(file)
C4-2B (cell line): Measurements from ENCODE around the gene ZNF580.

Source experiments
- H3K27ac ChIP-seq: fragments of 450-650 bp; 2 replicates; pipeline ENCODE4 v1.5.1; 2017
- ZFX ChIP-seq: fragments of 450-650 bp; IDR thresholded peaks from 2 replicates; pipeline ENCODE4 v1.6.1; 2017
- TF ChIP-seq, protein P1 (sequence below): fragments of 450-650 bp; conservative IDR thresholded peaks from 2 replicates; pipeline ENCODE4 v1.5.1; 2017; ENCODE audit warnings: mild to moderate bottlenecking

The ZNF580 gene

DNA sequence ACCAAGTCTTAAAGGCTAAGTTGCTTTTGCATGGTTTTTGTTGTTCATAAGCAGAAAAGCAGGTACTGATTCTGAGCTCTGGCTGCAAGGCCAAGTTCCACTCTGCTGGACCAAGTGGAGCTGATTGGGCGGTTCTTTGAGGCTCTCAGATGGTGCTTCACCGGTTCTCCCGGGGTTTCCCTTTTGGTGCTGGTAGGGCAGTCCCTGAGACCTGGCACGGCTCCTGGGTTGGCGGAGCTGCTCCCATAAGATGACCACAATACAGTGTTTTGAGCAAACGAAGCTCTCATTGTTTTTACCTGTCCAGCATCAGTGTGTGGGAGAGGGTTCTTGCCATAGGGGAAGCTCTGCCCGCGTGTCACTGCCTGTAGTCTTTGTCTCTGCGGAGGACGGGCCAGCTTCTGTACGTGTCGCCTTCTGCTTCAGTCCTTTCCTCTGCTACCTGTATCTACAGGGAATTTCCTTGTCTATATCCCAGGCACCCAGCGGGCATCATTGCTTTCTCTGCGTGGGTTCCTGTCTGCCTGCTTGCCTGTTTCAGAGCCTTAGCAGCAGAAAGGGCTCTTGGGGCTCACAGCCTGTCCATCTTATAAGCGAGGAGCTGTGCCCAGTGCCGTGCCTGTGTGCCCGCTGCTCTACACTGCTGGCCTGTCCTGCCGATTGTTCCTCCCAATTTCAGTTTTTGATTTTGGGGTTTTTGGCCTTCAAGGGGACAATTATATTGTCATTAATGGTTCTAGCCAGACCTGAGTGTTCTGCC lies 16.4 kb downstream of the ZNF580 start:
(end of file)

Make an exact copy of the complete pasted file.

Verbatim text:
C4-2B (cell line): Measurements from ENCODE around the gene ZNF580.

Source experiments
- H3K27ac ChIP-seq: fragments of 450-650 bp; 2 replicates; pipeline ENCODE4 v1.5.1; 2017
- ZFX ChIP-seq: fragments of 450-650 bp; IDR thresholded peaks from 2 replicates; pipeline ENCODE4 v1.6.1; 2017
- TF ChIP-seq, protein P1 (sequence below): fragments of 450-650 bp; conservative IDR thresholded peaks from 2 replicates; pipeline ENCODE4 v1.5.1; 2017; ENCODE audit warnings: mild to moderate bottlenecking

The ZNF580 gene

DNA sequence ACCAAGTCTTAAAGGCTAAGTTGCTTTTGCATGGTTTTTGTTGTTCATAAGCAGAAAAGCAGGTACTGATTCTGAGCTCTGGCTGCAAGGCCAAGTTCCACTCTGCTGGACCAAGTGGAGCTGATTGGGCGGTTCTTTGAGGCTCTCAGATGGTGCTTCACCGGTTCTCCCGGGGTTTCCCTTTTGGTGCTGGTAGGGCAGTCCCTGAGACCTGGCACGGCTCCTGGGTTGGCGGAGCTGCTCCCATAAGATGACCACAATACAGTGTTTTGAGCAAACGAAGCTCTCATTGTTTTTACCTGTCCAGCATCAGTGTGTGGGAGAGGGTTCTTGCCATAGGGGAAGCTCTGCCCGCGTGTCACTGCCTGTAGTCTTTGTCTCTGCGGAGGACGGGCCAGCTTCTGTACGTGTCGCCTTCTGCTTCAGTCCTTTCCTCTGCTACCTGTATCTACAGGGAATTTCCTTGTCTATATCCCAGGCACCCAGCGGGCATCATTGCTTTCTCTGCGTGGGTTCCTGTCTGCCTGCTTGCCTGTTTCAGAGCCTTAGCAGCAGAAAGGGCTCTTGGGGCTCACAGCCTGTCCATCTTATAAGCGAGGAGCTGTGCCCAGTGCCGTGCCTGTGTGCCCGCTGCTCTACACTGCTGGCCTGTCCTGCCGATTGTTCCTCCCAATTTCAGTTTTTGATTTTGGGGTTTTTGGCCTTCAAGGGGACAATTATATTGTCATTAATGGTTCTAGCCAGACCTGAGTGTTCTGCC lies 16.4 kb downstream of the ZNF580 start: